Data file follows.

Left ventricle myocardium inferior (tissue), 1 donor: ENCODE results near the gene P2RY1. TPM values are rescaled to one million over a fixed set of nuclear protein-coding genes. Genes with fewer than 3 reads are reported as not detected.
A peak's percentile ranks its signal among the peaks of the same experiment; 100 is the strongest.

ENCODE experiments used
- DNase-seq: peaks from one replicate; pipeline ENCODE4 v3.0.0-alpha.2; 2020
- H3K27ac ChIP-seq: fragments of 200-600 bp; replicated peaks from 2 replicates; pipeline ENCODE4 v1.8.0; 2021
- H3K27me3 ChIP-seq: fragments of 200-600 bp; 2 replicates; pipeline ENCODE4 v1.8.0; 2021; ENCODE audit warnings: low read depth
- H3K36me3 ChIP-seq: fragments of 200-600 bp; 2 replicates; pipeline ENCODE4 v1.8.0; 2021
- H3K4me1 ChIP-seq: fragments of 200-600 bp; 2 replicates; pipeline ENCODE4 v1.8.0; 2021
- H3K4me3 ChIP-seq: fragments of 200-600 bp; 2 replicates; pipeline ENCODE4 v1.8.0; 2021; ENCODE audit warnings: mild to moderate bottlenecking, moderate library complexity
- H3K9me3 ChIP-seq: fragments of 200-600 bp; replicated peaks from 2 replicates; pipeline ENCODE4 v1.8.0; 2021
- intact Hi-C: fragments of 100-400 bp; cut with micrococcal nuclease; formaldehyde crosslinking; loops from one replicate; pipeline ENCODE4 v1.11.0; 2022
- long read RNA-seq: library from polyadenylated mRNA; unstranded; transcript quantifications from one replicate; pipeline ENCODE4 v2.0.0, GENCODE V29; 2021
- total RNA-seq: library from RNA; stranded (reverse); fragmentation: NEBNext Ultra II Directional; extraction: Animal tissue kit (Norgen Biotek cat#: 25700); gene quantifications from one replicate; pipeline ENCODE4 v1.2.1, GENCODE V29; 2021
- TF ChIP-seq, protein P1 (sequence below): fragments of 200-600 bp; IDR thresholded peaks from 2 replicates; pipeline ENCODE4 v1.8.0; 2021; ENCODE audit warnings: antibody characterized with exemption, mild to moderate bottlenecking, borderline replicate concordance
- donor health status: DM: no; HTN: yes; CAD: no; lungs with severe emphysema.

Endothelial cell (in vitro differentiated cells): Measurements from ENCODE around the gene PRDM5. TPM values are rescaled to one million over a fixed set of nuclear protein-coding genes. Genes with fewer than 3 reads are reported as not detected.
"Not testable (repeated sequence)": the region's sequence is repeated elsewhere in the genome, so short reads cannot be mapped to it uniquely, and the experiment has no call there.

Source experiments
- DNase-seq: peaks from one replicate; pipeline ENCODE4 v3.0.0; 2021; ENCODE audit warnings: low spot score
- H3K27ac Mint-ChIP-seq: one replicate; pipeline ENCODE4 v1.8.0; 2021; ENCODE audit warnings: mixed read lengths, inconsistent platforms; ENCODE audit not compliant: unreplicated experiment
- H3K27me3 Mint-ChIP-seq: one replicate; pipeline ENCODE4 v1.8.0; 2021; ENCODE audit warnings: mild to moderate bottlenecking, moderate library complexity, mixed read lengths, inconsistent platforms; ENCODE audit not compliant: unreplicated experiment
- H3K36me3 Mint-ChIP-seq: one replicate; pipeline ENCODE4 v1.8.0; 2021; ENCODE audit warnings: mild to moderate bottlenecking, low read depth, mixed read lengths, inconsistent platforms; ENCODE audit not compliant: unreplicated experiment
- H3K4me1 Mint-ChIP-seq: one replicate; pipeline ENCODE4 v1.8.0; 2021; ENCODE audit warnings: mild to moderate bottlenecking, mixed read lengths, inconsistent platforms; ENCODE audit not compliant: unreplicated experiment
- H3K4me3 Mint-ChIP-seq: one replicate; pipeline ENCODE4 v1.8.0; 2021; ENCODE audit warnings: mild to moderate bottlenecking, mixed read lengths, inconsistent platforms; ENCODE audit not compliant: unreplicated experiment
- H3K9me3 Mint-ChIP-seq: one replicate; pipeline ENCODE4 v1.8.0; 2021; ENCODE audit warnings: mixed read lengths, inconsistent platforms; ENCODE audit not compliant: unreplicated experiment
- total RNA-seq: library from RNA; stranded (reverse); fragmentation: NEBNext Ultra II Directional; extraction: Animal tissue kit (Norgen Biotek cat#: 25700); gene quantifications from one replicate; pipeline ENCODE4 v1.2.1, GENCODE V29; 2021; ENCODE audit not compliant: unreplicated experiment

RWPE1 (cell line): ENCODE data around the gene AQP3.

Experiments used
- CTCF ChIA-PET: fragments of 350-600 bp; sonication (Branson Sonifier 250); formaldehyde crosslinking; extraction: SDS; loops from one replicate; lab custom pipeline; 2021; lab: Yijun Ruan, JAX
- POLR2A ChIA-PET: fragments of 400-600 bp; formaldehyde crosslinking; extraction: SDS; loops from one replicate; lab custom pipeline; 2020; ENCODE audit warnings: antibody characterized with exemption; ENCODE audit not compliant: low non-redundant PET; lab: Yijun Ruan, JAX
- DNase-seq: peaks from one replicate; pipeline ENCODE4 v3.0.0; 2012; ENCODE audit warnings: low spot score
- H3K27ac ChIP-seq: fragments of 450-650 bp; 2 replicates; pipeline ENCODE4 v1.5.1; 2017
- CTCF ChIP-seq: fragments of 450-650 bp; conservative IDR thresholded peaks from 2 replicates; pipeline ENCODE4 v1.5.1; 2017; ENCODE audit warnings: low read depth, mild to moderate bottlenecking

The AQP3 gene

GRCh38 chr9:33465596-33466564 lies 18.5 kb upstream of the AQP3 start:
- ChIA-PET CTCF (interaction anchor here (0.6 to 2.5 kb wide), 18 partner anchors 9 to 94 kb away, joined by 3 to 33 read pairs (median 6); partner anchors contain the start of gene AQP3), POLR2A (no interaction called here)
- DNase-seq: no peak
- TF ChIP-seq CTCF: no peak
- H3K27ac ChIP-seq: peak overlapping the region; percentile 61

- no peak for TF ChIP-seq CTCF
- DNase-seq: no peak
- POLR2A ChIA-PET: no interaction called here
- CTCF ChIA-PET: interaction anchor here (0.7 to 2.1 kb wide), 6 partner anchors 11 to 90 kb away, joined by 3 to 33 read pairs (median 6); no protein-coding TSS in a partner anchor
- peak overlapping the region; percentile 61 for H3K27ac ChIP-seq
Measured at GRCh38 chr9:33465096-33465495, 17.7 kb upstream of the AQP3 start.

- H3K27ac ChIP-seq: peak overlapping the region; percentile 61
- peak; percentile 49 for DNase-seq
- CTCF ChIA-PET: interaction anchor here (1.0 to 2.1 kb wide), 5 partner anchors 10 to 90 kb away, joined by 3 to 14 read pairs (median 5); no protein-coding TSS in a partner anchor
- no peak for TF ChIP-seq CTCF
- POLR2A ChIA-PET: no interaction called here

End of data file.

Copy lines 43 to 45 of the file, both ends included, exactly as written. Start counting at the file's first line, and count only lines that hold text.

- CTCF ChIA-PET: interaction anchor here (0.7 to 2.1 kb wide), 6 partner anchors 11 to 90 kb away, joined by 3 to 33 read pairs (median 6); no protein-coding TSS in a partner anchor
- peak overlapping the region; percentile 61 for H3K27ac ChIP-seq
Measured at GRCh38 chr9:33465096-33465495, 17.7 kb upstream of the AQP3 start.